• I used to be in the “Romney will lose” camp, but that’s changed over the past ten days, for two reasons:

    First, he’s raising funds at a rate comparable to Obama–the GOP won’t be crushed by the Three Quarters Of A Billion Dollar Man in this cycle.

    Second, Obama has decided not to target Romney’s Achilles Heel. Instead of attacking him as an opportunistic flip-flopper, he’s attacking Mitt as a conservative extremist.

    Oy. That is a colossal blunder, and quite probably fatal if the economy keeps sputtering like it is.

  • Donald, the link to your map isn’t working. It just goes to the home page of the site. Can you update with the share link?

  • Dale,
    See that is the problem. There are lots of 10 days between now and November, and we’re likely to see some fairly dramatic swings in momentum and data as a result of all kinds of stuff. What the current polls prove is that there is simply no reasonable basis for believing that Romney cannot win the election, and that will be true even if in another 10 days it looks like 10 days ago.

  • Penguins Fan, I feel your pain, as a fellow Penguin’s fan now living in Michigan.

    It was obvious, from the middle of the regular season on, that Fleury was the weak link on the team. Among goaltenders with the most regular season minutes, his goals against average and save percentage were among the worst in the NHL. What I have never understood is his consistent poor play in the playoffs at home . . . his performance in Philadelphia on Sunday notwithstanding, he seems to save his worst games for the playoffs at home.

    The off season had better see some major changes at goal for the Penguins, both with Fleury and the acquisition of a better back-up goaltender.

  • Donald, I agree that Romney’s VP choice will be very important.

    William Schneider would beg to differ. He offered a number of years ago that the research he had examined indicated that a good prospective estimate would be that the vice presidential selection would net the candidate 2% of the vote in the v.p. candidate’s home state, and that the object should be to avoid distractions.

    They rarely have any real input in an administration, and when they do – Gore and Cheney – it’s because they’re ideologically compatible with the President.

    For the last 70-odd years, they have generally been ideologically compatible. George Bush the Elder and Walter Mondale might be regarded as partial exceptions and Nelson Rockefeller as an exception without qualification. Rockefeller, however, was assigned to supervise the domestic policy staff at the White House, so did have real input.

    just curious why we make a big deal over what has been one of the most inconsequential positions ever devised by man.

    Because there is a twenty percent shot the President dies in office or resigns.

  • “Can you update with the share link?”

    Done.

  • “He offered a number of years ago that the research he had examined indicated that a good prospective estimate would be that the vice presidential selection would net the candidate 2% of the vote in the v.p. candidate’s home state, and that the object should be to avoid distractions.”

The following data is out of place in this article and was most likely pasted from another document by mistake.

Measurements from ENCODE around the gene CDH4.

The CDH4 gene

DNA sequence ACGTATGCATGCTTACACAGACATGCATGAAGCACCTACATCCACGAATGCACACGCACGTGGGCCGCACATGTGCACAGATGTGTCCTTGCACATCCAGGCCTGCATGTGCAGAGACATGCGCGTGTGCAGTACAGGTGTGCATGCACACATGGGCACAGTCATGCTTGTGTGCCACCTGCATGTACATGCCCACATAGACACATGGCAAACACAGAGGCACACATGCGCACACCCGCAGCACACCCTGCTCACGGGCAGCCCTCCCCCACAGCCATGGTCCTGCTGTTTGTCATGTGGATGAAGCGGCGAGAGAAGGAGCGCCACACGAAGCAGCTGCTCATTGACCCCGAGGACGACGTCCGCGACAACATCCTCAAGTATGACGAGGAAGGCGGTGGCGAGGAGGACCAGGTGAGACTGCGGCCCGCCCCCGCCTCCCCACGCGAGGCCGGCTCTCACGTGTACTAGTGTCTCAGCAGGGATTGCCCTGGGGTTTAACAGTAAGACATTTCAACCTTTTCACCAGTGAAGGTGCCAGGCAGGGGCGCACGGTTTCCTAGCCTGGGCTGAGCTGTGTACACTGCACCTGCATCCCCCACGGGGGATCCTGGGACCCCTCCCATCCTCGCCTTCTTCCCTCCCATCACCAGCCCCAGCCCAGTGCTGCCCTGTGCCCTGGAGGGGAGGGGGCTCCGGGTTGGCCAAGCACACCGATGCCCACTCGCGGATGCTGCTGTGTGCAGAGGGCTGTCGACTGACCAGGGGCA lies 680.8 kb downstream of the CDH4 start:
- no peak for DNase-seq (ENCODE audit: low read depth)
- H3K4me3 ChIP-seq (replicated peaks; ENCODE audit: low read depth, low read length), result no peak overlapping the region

I guess he wasn’t paying much attention in the 60 race when Kennedy would not have stood a chance in Texas without Johnson on the ticket.

    In 2008 Palin solidified the conservative base behind McCain, gave him the only week when he was ahead of Obama, after he named her, and provided the only interest in his otherwise corpselike campaign to get the good loser award from the mainstream media.

  • “First, he’s raising funds at a rate comparable to Obama–the GOP won’t be crushed by the Three Quarters Of A Billion Dollar Man in this cycle.

    Second, Obama has decided not to target Romney’s Achilles Heel. Instead of attacking him as an opportunistic flip-flopper, he’s attacking Mitt as a conservative extremist.

    Oy. That is a colossal blunder, and quite probably fatal if the economy keeps sputtering like it is.”

    Bingo Dale. Being attacked as a right wing wacko by Obama will help Romney greatly in solidifying conservative support. As for independents, the idea that white bread Romney, the lost Osmond child, is in any way threatening or extreme will simply seem laughable.

  • “but he is a better candidate than McCain.”

    That is a low bar Penguin Fan, but a correct observation. Romney at least seems like he desperately wants to win. In the general election in 2008 McCain always seemed pathetically eager for any excuse to suspend his campaign. After the economy melted down in September he was only going through the motions. He also had the most incompetent, backbiting and disloyal staff I have ever seen in any presidential campaign.

  • I guess he wasn’t paying much attention in the 60 race when Kennedy would not have stood a chance in Texas without Johnson on the ticket.

    Kennedy won 51% of the vote in Texas. The result is congruent with his thesis.

  • Don

    If has been an analytical common place that for the last 20 years in generic mation wid election each party starts at 45%. I sure hope he loses but even the Palin/McCain did better than 45% (But I thin a McCain anybody else might have been the first to in less that 45%)

    But maybe your right and President Obama is bad enough.

    Hank’s Eclectic Meanderings